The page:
Respondents were also asked to express their views about a variety of competitors for political power. Two-thirds of all categories of South Africans (and 84 percent of Africans) rated the Afrikaner Weerstandsbeweging (AWB) as the most hated group. Again, this would seem a reason to rejoice at the common sense and democratic disposition of a large majority of South Africans, who apparently share a common hatred of a crude white supremacist doctrine, that moreover is associated with ugly violence against blacks. But the authors manage to misconstrue the AWB as a political party vying for political power by legal and peaceful means.
The AWB has never contemplated participating in elections. The authors do not mention that the AWB tried to sabotage the constitutional process and the 1994 elections by crashing a car into the conference center at Kempton Park in an attempt to bully the negotiators. AWB members were found guilty of placing bombs in polling stations and at taxi ranks on the eve of elections. They embarked on an armed invasion in Bophuthatswana in order to use this Bantustan as a staging ground for violent attempts to undermine the democratic process, shooting randomly at passersby. So much for legal and peaceful means in the contest for political power. Granted, the authors do admit that the AWB is extremist.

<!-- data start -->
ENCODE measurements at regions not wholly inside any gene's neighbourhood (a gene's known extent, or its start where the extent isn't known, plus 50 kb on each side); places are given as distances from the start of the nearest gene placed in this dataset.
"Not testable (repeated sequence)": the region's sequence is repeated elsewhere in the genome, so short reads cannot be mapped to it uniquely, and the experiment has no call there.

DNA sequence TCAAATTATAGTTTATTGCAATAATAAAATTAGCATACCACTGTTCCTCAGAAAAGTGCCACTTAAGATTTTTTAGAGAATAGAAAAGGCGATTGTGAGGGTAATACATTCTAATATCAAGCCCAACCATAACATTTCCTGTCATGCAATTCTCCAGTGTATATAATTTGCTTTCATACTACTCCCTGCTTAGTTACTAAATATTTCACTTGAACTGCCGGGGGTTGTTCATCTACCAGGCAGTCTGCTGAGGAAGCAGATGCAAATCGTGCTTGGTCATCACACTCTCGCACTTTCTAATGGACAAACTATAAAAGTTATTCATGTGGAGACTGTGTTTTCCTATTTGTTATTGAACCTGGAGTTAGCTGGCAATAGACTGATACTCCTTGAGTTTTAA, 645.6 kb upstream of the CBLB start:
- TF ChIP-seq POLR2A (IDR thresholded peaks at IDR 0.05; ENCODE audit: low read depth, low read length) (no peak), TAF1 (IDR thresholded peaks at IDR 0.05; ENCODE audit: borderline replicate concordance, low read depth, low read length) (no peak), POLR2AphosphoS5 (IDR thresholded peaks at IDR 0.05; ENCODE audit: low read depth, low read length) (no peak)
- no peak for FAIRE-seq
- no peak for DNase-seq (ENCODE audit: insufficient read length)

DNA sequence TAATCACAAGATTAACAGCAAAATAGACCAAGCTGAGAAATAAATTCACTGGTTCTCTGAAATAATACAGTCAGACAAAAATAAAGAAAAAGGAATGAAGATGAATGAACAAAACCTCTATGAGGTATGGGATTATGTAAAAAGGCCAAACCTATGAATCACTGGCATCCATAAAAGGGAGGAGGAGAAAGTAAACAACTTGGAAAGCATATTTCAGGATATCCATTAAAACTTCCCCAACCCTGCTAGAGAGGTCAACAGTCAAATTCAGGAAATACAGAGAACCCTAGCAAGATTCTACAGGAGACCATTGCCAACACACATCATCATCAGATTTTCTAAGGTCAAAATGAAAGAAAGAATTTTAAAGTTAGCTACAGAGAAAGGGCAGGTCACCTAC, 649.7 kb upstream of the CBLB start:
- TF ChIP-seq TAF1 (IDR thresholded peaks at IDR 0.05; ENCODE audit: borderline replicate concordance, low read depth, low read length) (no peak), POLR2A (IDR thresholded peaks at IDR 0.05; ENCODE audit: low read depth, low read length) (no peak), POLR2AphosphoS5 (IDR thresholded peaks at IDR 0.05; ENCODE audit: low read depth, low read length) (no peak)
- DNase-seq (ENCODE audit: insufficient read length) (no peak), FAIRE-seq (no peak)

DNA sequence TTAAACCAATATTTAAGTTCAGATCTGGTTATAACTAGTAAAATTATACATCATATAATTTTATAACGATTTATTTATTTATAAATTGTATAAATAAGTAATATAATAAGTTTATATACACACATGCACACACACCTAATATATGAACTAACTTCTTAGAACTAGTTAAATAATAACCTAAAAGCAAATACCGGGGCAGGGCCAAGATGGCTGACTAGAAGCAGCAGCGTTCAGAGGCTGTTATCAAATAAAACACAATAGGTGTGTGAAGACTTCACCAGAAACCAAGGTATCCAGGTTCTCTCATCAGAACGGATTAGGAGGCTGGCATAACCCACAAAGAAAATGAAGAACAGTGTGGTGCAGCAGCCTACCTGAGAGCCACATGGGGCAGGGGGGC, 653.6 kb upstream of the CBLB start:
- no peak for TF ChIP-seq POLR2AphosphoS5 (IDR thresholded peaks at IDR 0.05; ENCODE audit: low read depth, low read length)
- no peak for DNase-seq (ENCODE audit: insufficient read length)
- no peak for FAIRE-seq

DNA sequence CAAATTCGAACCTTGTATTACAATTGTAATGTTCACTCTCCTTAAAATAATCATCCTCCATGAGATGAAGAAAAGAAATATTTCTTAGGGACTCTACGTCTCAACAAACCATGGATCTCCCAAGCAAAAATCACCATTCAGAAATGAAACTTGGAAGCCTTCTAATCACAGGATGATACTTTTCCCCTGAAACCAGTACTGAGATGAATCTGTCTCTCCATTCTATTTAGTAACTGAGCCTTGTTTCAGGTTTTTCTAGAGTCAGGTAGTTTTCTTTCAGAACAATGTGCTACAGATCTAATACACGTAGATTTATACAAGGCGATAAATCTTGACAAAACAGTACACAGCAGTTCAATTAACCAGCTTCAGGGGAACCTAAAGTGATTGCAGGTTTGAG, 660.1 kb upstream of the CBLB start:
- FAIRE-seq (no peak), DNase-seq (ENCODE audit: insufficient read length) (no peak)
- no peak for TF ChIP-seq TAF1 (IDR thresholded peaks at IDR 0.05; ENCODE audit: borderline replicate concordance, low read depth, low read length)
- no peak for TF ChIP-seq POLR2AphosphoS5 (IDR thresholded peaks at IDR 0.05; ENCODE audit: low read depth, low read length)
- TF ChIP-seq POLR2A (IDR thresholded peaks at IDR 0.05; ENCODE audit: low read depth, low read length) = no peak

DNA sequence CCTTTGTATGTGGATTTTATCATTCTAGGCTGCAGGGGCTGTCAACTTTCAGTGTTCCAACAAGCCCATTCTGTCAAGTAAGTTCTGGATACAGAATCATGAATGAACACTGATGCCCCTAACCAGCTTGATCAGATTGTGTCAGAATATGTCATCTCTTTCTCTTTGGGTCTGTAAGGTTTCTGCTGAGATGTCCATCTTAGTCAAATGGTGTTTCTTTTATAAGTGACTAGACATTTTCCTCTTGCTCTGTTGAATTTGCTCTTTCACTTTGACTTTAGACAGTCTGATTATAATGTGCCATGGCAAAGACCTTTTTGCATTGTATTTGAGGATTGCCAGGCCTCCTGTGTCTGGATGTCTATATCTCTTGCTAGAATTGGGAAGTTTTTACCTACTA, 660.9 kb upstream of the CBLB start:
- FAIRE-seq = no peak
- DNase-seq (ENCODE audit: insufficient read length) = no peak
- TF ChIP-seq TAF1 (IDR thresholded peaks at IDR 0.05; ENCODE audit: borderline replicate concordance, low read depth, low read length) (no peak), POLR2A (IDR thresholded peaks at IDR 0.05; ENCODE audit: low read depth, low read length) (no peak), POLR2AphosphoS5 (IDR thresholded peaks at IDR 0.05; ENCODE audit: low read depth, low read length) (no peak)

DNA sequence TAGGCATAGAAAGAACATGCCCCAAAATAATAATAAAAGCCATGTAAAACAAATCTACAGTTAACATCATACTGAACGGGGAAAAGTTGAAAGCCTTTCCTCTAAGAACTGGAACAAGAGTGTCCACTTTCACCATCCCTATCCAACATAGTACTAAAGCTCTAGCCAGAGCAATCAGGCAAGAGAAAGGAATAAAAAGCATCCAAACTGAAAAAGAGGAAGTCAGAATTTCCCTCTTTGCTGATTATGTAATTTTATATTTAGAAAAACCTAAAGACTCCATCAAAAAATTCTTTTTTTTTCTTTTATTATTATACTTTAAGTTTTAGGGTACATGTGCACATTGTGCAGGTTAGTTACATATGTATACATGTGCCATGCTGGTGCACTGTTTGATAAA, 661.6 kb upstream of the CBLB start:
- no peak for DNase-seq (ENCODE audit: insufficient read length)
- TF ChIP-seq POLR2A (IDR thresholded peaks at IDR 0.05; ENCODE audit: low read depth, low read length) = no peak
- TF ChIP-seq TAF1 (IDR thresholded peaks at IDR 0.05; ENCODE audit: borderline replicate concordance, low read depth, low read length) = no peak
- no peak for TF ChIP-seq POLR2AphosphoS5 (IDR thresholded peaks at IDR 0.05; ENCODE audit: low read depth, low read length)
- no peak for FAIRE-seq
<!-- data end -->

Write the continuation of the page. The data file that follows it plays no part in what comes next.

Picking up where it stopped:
The second most hated group, the Inkatha Freedom Party (IFP), is in their judgment "far from extreme. It is one of the primary competitors for political power in South Africa" (p. 49). Again, there is no mention of the large-scale violence unleashed by the IFP on the eve of the 1994 elections. IFP leader Buthelezi held the elections--and the future of South Africa--to ransom by posing a never-ending sequence of demands and refusing, almost until the very last moment, to register his party for the elections. He held the democratic process hostage with threats of secession and civil war. Over half of the respondents rated the IFP as "extremely disliked." Bearing in mind that the surveys were conducted in 1996, this is hardly surprising, as images of violence were still fresh in people's memories. Interestingly, even a majority of Zulu respondents (58.1 percent) put the IFP among their most-disliked groups, compared to about 85 percent of other Africans. Again, that would seem a reassuring outcome: at issue is not a hatred of Zulus but a loathing of the IFP's politics. Next on the most-disliked list is the National Party, followed for some inexplicable reason by homosexuals, who arouse almost one percent more hatred than Tony Leon's Democratic Party (22.7 percent and 21.9 percent respectively).